Since Universal Credit was rolled out in Newcastle, we’ve been collecting data and working with the Department of Work and Pensions to help improve the system for the people who are most in need, through the ‘test and learn’ process. In this series of blogs, we’ll be following the experience of one of our clients, John*, as he enrols onto the new system with the help of his Fulfilling Lives Navigator.
John has been a Fulfilling Lives client since June 2016. When John was referred to us in February 2016, he was living with his father and claiming Employment and Support Allowance (ESA). Between February and June, when he was accepted onto our programme, John’s father was admitted to hospital and John was made homeless. Because John couldn’t access his home whilst his father was in hospital, he missed a letter inviting him to attend a medical assessment and consequently missed his appointment, meaning his ESA benefits stopped.
When our Navigator first met John, he had been without any payment or support for three months. The first thing John’s Navigator did, after engaging with John, was to submit an application for Universal Credit.
One of the first problems we encountered when supporting John to access Universal Credit was bank accounts. Unlike the previous benefits system, Universal Credit cannot be paid into Post Office accounts: claimants must have a bank account to receive their entitlement. This is proving a huge challenge as our clients don’t usually have bank accounts and our experience is that it is difficult to open a bank account, especially where there is no ID available. This sees even further delays in getting payments made on top of the existing system of monthly payments and payments in arrears.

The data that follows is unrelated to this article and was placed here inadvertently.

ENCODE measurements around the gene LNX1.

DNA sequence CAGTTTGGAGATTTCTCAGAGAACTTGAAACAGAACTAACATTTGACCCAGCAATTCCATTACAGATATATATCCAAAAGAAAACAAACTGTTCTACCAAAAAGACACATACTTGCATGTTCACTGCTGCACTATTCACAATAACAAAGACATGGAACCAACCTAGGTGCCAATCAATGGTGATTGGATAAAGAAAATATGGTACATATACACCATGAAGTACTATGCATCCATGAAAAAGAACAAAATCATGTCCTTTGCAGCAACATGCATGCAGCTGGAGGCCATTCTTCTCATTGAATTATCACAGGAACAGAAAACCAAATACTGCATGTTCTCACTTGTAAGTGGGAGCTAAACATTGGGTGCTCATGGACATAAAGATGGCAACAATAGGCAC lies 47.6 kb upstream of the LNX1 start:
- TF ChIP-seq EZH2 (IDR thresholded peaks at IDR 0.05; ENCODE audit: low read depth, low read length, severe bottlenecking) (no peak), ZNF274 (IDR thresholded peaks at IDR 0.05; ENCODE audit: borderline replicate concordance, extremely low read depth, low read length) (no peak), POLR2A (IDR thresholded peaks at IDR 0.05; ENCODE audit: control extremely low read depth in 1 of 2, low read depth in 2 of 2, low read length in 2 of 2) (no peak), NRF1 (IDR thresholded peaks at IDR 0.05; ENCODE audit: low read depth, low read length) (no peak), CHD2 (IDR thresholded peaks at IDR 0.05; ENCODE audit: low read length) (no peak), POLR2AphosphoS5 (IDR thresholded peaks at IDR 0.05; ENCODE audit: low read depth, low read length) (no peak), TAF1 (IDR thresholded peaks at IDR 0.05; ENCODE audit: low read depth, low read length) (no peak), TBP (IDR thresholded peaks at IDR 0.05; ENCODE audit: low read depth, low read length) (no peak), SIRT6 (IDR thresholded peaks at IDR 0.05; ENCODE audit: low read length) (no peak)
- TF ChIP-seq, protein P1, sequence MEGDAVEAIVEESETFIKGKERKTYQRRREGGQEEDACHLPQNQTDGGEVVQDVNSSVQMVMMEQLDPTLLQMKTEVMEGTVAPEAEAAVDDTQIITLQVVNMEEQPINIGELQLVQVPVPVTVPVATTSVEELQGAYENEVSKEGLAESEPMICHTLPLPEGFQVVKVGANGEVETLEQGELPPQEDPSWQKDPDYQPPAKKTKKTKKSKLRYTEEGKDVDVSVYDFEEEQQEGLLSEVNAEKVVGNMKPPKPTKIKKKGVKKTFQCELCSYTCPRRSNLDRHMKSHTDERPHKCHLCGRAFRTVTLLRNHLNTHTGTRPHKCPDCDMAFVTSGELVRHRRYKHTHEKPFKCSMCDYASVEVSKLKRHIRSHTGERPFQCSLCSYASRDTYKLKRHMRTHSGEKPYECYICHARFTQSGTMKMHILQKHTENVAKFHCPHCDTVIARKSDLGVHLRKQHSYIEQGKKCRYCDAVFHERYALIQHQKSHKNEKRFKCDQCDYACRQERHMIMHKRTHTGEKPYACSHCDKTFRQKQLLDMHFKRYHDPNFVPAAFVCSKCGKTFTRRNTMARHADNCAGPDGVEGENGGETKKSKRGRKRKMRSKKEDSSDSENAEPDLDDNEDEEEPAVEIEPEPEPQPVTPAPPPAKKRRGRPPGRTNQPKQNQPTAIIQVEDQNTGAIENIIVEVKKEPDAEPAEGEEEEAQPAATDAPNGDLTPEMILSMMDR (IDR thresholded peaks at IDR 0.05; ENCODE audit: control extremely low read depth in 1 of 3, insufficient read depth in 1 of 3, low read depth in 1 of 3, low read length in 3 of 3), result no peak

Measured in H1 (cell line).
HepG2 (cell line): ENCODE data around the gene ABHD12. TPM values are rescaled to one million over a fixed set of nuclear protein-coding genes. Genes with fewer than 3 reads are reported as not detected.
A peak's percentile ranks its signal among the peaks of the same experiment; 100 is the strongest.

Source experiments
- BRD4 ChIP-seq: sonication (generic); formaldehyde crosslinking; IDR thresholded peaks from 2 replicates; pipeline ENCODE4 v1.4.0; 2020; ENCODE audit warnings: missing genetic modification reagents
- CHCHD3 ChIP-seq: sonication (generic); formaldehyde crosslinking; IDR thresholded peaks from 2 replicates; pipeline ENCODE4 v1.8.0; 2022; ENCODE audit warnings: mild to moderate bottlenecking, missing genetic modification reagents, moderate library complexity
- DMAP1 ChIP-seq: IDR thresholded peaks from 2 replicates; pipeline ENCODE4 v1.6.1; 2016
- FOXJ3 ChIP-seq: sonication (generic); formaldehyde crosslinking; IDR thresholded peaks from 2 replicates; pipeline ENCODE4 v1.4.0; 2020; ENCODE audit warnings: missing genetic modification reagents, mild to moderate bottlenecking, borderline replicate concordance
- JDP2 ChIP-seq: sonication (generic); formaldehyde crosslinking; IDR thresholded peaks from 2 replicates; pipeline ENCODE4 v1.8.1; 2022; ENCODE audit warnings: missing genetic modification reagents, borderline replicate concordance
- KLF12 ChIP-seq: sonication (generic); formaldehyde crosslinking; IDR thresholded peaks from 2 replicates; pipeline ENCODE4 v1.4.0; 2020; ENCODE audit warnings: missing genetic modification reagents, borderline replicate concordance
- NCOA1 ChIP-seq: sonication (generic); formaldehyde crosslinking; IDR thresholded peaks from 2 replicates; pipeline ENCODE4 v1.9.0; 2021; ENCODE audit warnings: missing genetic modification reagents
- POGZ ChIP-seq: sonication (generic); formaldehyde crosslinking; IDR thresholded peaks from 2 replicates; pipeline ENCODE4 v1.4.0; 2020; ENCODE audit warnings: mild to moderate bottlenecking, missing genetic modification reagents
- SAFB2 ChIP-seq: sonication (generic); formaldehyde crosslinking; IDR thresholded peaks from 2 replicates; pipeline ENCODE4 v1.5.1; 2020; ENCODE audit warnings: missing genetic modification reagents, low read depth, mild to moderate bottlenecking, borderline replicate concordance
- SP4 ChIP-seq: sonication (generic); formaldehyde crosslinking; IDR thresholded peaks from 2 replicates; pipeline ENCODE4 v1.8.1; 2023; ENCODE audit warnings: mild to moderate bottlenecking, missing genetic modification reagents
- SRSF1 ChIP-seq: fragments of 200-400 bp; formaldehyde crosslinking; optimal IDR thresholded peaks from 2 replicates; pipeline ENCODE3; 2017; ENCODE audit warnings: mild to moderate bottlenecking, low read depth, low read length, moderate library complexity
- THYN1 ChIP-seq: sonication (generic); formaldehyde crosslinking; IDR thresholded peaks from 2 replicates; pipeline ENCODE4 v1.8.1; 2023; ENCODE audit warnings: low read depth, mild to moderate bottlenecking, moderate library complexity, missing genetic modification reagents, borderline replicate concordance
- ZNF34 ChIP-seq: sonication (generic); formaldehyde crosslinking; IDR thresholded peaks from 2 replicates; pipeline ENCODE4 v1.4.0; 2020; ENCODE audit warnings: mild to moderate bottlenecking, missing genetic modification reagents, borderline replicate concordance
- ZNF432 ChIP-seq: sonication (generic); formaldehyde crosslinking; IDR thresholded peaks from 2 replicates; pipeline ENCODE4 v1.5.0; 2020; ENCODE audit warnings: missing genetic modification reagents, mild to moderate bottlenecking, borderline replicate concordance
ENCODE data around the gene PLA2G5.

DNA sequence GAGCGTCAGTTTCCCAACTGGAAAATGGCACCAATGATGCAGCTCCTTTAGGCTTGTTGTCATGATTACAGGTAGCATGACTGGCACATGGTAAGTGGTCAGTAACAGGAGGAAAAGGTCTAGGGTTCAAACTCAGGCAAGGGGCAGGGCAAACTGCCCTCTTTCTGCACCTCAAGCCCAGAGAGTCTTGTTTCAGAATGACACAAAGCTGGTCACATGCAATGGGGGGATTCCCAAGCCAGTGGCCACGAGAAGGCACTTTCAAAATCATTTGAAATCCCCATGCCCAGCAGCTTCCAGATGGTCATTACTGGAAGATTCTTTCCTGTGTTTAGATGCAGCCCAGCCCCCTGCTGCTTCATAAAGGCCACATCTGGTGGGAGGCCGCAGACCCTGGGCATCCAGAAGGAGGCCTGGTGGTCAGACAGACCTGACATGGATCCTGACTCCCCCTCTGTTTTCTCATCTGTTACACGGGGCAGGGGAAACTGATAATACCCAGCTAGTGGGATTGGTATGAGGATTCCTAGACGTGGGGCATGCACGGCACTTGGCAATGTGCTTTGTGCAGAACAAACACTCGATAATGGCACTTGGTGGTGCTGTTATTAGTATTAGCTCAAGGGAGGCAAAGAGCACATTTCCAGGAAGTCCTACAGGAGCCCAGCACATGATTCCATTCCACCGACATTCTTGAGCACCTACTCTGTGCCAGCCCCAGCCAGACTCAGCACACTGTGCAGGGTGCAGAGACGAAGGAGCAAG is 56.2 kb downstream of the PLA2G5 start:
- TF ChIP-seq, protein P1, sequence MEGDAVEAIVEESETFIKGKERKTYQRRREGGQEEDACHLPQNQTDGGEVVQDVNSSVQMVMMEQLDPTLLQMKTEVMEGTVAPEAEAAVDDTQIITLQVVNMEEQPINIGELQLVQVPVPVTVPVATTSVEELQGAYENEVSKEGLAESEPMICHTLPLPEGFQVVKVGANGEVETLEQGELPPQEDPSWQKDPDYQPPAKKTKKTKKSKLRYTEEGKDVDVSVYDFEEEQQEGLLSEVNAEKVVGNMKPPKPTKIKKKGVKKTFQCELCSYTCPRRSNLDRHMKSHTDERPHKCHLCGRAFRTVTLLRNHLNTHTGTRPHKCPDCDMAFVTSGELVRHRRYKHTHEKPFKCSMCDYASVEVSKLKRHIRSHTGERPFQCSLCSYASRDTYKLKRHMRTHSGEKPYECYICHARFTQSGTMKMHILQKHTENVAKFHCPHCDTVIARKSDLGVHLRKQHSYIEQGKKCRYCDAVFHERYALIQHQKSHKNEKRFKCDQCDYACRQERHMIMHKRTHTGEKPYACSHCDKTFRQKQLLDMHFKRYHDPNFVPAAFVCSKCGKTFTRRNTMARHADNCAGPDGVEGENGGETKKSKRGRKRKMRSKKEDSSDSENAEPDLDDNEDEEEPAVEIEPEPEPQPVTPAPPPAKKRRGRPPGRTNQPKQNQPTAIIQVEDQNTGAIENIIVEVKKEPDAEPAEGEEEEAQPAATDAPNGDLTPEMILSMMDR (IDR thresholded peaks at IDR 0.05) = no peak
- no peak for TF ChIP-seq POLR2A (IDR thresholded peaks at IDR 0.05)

This was the case for John. There was a delay in making the short-term payment of Universal Credit as John did not have a bank account. This payment offers a lifeline to people who have been without money for a long period, who otherwise would have to wait up to six weeks for a payment.
John’s Fulfilling Lives Navigator spent six weeks trying to open a bank account for John, but as John was currently homeless and had no ID, it was impossible. We were told that Universal Credit couldn’t be paid into someone else’s bank account either, so we had hit a brick wall.
It took a total of 60 days for a bank account to be set up for John, meaning he had no money coming in for over five months in total – three months before joining Fulfilling Lives, and then two months since – and was surviving from the food parcels we could provide through our personalisation budget and our partner organisation, Age UK Newcastle.
A year later, this barrier in the Universal Credit system is still preventing people like our clients from accessing payment as soon as possible. Job Centres are now accepting Post Office accounts for Universal Credit payments, but it has been made clear this can only be a temporary measure. In John’s case, we were able to get his first payment paid into his father’s account (after first being told this wouldn’t be possible) and have since been able to set up a bank account. John is still suffering from the knock-on effects of the delay in payments, 9 months later, and we’re working with the DWP in Newcastle Gateshead to come to a solution so other people don’t suffer in the same way.
*name changed for anonymity